Ten years back Grand Theft Auto III changed games. Not only did it give us the first believable virtual city to roam around, it also provided the kind of devilishly good gangster action that we now take for granted. Looking back it’s clearly the defining release of the PlayStation 2 era, and to celebrate a decade of carjacking, murder and stinging satire, it’s now available on smartphones and tablets.
The worry, of course, is the controls. Many developers trip up when moving from the precision of joypads to the fogginess of touchscreens. Thankfully, Rockstar has largely got it right: moving, shooting and carjacking are so effortless that it’s easy to forget you’re actually using a touchscreen. Unfortunately, GTA III's driving isn’t so successful and it’s hard not to drive like a drunk.
It’s not the end of the world and skilled gamers will be able to get used to it at least to an extent, but Rockstar could have compensated for this accidental increase in difficulty by giving players longer to finish the time-pressured driving missions. Or by adding support for iCade, letting players use devices like the Gametel controller and iControlPad to control Claude as he races and chases his way around Liberty City.
GTA III's controls are hugely customisable though – letting players alter the size and position of the buttons and the HUD, and choose between button, analog stick or accelerometer steering.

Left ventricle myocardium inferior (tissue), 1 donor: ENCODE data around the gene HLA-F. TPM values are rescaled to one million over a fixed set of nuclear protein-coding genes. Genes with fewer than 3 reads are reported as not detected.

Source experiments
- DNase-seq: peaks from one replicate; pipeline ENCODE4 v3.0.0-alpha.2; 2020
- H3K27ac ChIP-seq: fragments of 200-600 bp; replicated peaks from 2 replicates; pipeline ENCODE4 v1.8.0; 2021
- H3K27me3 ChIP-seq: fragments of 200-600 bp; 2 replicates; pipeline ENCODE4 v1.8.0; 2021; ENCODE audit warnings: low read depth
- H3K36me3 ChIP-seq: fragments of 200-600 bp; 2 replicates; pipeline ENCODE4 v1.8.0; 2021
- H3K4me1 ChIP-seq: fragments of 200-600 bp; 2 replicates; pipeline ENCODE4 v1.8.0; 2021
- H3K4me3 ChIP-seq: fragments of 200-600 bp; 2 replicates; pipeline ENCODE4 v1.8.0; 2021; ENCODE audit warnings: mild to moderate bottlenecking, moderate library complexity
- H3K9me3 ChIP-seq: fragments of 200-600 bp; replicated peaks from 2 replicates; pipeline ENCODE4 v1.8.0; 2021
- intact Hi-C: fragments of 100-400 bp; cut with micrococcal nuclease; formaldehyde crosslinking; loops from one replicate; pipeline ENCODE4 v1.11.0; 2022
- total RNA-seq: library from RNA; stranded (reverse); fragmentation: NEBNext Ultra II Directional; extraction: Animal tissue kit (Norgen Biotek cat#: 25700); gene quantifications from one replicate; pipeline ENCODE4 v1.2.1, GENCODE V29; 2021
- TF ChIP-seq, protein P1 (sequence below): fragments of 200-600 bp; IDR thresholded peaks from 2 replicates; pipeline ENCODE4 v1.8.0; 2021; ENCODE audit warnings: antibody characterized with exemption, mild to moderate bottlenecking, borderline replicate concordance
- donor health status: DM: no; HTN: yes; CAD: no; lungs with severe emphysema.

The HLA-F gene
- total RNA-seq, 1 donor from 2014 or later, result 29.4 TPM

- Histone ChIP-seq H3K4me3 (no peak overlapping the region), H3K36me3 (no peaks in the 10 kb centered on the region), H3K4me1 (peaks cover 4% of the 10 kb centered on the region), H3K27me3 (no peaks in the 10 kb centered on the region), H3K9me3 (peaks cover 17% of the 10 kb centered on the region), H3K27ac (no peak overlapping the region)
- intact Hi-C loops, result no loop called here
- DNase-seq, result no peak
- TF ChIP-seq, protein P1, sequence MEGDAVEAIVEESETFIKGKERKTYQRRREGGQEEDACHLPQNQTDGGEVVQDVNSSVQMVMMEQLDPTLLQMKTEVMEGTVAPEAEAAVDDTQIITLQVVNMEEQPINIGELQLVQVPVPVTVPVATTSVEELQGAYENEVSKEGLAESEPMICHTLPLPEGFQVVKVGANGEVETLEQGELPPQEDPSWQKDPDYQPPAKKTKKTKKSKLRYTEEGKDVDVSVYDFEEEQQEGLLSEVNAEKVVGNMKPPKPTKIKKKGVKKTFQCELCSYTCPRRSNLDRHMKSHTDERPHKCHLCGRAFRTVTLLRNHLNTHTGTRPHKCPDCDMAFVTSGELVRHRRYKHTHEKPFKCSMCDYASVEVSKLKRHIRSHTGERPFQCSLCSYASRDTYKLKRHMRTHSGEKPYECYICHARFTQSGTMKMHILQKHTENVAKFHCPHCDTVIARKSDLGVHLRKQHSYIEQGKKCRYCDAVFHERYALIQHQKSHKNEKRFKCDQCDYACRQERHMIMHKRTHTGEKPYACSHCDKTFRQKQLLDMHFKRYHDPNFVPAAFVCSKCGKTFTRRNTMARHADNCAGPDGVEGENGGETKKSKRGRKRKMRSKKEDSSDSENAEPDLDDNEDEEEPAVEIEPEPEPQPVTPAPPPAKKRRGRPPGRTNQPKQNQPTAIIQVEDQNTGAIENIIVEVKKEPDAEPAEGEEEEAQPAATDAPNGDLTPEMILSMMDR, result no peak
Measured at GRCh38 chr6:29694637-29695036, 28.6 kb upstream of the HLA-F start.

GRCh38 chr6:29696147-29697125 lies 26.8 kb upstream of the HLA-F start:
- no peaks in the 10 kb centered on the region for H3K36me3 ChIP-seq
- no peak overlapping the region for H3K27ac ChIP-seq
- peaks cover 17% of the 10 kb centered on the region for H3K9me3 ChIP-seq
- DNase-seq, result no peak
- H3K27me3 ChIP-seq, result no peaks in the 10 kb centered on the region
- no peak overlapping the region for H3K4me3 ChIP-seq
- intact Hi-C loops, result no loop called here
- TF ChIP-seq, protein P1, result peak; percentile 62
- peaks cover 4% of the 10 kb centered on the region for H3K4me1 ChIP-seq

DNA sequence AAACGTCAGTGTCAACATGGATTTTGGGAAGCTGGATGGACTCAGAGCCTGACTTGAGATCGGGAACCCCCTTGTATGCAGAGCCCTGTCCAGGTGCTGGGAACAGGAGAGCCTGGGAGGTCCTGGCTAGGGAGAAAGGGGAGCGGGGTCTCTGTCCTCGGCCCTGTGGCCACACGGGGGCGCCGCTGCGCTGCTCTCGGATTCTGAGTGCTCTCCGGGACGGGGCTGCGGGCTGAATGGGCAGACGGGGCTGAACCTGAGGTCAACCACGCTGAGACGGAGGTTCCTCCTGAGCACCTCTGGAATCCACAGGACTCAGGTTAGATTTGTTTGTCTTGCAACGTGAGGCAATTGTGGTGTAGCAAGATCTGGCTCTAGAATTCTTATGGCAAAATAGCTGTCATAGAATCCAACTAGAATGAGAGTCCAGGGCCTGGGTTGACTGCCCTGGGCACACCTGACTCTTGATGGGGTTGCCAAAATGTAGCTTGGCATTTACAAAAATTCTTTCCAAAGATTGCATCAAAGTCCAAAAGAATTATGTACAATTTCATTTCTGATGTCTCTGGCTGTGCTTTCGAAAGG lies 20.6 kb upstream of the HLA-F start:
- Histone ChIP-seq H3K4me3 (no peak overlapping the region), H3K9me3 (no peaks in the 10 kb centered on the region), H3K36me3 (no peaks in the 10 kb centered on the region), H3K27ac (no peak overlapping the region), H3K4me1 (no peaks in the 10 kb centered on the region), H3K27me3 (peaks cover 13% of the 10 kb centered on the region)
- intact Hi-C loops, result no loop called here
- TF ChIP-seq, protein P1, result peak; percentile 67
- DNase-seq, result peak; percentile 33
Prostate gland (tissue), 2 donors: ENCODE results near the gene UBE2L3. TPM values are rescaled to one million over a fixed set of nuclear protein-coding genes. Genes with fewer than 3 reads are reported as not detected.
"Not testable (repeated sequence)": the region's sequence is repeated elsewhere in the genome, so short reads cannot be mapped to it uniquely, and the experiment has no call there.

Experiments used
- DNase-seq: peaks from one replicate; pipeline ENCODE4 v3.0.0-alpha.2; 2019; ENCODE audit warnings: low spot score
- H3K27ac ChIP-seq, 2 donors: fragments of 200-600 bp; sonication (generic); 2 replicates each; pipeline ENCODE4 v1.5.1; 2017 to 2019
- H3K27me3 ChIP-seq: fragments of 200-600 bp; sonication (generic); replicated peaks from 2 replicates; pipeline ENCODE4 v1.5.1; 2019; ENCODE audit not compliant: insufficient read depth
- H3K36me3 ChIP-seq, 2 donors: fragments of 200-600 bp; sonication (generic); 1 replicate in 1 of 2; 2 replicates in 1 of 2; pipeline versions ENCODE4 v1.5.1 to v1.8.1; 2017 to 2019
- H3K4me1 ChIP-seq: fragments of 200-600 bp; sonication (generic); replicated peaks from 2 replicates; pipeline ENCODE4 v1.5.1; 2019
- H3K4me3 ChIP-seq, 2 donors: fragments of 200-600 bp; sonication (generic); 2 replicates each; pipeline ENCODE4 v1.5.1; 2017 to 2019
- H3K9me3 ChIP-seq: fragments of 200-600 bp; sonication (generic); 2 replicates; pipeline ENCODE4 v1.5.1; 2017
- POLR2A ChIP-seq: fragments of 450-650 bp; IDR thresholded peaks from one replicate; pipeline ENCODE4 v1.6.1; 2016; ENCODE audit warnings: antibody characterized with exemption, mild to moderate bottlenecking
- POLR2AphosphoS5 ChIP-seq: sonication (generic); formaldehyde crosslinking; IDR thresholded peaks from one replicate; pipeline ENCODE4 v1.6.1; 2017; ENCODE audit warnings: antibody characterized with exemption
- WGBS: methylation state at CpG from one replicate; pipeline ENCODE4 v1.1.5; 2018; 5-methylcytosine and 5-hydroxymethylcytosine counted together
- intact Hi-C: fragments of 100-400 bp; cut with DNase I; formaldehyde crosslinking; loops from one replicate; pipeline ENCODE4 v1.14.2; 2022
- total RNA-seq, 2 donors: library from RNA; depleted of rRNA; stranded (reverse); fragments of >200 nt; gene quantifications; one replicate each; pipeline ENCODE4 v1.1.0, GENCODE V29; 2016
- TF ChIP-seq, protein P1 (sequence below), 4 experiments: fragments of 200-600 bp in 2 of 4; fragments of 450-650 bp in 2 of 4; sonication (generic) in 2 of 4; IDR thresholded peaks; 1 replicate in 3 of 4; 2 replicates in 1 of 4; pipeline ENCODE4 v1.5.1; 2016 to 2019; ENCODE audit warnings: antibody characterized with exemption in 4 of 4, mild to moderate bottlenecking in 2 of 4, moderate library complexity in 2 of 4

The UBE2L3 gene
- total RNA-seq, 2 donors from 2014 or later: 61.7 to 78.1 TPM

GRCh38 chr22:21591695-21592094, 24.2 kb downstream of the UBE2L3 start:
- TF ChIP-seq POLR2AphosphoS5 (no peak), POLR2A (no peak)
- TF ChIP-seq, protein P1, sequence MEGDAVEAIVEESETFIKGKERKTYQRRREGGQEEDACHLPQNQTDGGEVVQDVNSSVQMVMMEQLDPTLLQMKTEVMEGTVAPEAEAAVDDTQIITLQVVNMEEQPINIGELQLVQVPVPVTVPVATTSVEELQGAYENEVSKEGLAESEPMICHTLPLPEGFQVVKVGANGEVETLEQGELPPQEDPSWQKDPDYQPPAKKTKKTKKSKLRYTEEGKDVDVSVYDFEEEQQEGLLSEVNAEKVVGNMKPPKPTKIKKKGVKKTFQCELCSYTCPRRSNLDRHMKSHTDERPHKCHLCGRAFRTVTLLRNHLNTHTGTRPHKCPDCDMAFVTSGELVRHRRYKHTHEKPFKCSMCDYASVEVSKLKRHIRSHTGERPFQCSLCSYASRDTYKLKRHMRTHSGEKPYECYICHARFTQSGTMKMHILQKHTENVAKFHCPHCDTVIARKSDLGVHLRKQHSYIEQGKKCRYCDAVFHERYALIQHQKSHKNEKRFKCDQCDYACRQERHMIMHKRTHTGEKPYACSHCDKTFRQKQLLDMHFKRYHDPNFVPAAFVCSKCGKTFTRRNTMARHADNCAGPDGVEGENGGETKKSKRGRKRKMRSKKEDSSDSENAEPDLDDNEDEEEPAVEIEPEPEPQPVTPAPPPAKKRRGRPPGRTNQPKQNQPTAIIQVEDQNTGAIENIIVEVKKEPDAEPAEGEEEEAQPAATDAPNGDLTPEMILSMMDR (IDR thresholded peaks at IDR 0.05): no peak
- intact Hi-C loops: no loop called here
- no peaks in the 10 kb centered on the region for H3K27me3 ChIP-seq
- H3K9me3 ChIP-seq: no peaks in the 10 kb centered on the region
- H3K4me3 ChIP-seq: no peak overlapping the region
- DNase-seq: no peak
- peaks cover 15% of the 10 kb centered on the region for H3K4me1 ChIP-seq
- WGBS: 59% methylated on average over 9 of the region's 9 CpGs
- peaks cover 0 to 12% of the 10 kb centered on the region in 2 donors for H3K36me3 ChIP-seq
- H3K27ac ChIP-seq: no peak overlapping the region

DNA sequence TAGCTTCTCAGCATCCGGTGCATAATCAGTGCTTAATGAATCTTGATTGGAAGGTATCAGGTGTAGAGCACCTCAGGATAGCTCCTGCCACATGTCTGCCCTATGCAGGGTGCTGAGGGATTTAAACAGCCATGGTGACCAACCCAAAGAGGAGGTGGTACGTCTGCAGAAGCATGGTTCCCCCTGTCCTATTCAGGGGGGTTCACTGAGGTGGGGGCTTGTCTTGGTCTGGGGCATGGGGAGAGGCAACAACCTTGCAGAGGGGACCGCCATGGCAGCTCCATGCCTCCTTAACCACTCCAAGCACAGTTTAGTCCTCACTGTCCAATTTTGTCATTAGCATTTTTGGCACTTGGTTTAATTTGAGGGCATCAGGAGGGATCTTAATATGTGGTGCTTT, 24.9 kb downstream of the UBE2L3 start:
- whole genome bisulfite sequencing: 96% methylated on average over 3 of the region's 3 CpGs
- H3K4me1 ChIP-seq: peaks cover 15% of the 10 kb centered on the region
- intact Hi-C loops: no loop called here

The other big difference between then and now is visual. The once blurry Liberty City is now gloriously sharp and pretty, and while there has been a little pruning – cars no longer have brake lights and some trees have been chopped down – it’s nothing anyone should really miss. Besides, everything of real importance is still there, including the taxi driver missions and GTA III's infamous radio stations.
Beyond the changes you have an almost unaltered landmark game that still delivers the all-important gaming fun. It might lack the style consciousness and storytelling smarts of later GTAs but its nihilistic action is still potent, not least when taking out a train with a rocket launcher and then trying to deal with the waves of angry cops that follow. Somehow that’s even more fun now that you can do it while actually sitting on the train to work.